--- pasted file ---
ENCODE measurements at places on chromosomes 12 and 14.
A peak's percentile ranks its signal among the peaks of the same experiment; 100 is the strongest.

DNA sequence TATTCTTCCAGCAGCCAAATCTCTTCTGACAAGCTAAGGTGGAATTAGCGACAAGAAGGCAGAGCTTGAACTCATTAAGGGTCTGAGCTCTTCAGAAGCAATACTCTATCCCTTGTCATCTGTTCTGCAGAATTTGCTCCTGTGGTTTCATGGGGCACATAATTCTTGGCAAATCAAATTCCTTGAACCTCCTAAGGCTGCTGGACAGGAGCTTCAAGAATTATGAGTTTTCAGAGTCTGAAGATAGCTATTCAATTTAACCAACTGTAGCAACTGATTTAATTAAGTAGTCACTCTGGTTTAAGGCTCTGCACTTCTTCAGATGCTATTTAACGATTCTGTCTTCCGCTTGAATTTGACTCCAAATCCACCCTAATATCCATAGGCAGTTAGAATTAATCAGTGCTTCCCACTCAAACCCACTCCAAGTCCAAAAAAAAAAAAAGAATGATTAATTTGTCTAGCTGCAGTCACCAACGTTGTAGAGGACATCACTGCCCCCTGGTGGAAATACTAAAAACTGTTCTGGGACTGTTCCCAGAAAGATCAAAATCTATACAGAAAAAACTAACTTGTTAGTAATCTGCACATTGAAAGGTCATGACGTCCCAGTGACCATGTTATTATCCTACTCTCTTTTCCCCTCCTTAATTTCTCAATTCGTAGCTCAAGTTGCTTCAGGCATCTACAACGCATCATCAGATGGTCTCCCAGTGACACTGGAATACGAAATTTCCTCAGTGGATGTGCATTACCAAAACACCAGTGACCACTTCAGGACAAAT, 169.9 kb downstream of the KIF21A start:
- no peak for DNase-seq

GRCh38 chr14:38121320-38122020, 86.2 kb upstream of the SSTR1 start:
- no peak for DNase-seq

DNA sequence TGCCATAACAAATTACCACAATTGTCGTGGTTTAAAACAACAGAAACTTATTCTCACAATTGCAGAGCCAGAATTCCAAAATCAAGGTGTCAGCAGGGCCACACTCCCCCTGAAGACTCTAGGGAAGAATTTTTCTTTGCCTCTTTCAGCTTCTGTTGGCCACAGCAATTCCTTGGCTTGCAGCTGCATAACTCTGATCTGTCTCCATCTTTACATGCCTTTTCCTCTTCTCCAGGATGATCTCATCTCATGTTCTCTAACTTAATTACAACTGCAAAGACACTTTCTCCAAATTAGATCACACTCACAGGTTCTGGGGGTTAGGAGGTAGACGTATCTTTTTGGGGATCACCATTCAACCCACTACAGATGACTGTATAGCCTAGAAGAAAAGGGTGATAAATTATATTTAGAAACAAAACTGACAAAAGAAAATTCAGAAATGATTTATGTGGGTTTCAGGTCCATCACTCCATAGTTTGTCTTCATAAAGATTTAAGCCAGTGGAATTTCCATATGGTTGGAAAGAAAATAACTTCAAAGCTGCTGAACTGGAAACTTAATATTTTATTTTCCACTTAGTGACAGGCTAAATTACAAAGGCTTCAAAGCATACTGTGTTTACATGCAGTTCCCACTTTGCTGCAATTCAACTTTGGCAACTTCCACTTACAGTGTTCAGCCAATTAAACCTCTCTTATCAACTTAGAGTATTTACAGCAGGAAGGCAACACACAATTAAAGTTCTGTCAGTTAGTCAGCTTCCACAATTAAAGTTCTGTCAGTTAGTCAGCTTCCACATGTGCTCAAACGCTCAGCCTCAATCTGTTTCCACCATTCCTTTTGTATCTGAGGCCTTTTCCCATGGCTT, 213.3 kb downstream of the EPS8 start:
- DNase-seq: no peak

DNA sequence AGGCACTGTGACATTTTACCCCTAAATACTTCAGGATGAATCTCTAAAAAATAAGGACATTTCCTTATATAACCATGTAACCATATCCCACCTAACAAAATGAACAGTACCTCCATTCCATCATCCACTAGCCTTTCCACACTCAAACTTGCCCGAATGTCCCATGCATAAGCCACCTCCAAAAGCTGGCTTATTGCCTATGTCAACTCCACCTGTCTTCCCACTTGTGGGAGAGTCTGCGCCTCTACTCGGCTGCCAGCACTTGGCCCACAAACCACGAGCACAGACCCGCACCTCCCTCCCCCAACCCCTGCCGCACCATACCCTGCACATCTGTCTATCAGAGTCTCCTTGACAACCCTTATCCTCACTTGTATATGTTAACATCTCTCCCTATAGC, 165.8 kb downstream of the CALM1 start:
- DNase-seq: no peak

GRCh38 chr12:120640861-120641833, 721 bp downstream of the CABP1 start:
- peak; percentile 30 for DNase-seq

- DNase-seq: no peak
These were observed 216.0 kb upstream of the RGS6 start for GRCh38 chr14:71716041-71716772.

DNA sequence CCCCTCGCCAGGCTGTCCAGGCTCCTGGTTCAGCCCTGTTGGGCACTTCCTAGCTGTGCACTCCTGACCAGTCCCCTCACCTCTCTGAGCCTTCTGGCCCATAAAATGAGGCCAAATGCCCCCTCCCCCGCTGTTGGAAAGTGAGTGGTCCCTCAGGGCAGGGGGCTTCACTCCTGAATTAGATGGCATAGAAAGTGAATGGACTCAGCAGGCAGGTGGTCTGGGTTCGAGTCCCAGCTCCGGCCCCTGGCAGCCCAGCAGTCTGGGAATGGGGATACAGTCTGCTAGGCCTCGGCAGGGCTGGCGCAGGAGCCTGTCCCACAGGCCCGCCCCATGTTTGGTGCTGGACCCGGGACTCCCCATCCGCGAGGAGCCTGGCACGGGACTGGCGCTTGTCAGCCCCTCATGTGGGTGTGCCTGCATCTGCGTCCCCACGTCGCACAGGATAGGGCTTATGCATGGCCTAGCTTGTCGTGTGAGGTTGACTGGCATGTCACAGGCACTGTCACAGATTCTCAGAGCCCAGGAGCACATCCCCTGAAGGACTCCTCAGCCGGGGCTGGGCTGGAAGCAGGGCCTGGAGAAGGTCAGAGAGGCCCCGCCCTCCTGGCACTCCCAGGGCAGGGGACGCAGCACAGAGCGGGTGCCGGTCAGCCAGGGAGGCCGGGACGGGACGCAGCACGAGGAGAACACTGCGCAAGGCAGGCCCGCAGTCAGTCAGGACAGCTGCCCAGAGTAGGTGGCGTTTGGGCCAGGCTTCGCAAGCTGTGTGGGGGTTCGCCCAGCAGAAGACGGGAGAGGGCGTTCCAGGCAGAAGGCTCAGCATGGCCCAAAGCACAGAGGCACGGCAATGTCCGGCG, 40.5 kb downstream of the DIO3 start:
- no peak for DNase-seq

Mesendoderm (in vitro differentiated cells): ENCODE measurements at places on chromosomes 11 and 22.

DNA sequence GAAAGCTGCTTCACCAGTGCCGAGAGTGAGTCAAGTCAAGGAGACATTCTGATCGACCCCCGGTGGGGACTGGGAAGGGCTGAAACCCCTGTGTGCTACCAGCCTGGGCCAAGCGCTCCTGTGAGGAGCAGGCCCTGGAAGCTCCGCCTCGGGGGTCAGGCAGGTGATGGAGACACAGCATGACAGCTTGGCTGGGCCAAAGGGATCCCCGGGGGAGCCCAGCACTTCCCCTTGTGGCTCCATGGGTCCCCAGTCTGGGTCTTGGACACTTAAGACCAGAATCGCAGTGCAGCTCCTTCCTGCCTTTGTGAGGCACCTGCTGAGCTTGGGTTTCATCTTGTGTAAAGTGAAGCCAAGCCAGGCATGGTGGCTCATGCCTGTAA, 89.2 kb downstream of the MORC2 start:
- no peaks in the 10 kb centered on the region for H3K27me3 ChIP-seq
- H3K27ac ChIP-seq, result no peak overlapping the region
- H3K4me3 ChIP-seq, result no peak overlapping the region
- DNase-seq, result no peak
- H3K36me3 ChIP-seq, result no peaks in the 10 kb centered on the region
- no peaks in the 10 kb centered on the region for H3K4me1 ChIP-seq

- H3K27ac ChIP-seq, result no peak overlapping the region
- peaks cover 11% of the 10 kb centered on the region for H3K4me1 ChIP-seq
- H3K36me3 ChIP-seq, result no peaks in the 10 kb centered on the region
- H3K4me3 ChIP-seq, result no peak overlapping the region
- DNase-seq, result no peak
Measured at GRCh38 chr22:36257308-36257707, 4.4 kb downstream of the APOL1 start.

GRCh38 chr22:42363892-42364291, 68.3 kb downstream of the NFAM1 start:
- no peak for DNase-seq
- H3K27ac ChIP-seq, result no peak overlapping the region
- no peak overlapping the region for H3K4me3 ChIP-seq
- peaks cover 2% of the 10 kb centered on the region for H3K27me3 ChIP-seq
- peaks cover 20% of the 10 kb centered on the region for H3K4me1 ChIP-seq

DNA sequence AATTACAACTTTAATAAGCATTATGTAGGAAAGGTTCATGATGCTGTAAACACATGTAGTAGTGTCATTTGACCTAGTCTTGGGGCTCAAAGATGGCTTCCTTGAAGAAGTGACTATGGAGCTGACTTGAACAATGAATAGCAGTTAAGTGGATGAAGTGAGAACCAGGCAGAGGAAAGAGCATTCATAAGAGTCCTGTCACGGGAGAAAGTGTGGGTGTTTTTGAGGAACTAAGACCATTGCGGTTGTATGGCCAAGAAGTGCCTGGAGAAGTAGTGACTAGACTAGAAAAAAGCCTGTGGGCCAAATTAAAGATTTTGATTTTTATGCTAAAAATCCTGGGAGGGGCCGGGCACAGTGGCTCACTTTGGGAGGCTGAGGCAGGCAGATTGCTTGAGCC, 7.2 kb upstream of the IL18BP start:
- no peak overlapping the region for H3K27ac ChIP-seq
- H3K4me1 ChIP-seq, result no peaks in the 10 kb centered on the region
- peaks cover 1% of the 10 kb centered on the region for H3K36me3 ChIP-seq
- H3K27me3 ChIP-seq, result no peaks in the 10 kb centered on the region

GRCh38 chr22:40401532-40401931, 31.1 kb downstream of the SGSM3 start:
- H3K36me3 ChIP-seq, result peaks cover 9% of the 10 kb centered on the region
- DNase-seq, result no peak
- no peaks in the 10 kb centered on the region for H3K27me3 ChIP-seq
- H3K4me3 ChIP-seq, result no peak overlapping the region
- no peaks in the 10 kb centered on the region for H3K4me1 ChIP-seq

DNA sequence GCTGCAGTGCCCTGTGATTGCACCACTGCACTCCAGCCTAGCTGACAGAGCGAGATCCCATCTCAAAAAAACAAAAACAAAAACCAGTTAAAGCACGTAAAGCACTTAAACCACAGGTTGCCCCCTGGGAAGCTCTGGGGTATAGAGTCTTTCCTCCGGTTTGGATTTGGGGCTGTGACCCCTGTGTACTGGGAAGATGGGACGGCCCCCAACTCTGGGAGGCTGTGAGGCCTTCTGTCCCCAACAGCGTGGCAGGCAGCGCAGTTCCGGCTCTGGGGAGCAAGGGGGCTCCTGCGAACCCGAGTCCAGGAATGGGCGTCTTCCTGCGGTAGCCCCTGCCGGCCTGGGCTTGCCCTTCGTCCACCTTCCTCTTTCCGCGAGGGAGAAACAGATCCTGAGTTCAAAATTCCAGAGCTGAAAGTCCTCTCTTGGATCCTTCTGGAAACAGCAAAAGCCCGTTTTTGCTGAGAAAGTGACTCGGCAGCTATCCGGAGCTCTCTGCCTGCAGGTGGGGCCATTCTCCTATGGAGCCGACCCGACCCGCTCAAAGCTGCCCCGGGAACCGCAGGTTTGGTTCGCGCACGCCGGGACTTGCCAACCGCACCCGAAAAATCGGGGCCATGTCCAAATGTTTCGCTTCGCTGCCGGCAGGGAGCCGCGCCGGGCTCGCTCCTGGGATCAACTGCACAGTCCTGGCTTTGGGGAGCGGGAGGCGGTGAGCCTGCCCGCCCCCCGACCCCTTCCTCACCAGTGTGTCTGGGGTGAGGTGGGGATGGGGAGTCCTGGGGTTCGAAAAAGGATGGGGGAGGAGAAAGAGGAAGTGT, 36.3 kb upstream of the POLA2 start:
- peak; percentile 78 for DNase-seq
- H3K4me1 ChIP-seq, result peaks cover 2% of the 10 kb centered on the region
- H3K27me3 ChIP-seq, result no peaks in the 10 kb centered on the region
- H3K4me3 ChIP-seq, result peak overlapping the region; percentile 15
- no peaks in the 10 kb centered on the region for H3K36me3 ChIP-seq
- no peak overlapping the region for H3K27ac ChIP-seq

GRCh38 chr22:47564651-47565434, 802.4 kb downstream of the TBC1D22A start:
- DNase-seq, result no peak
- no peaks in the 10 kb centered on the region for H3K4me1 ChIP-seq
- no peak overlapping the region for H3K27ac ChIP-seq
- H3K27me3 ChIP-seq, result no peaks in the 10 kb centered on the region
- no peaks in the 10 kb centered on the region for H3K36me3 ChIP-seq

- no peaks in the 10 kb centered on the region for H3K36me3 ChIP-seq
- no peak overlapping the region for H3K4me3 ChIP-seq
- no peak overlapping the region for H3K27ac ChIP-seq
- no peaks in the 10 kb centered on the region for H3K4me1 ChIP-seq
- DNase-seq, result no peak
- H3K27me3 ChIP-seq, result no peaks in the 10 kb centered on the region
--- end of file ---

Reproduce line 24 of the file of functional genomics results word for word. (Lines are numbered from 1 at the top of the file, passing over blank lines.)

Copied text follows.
- no peaks in the 10 kb centered on the region for H3K4me1 ChIP-seq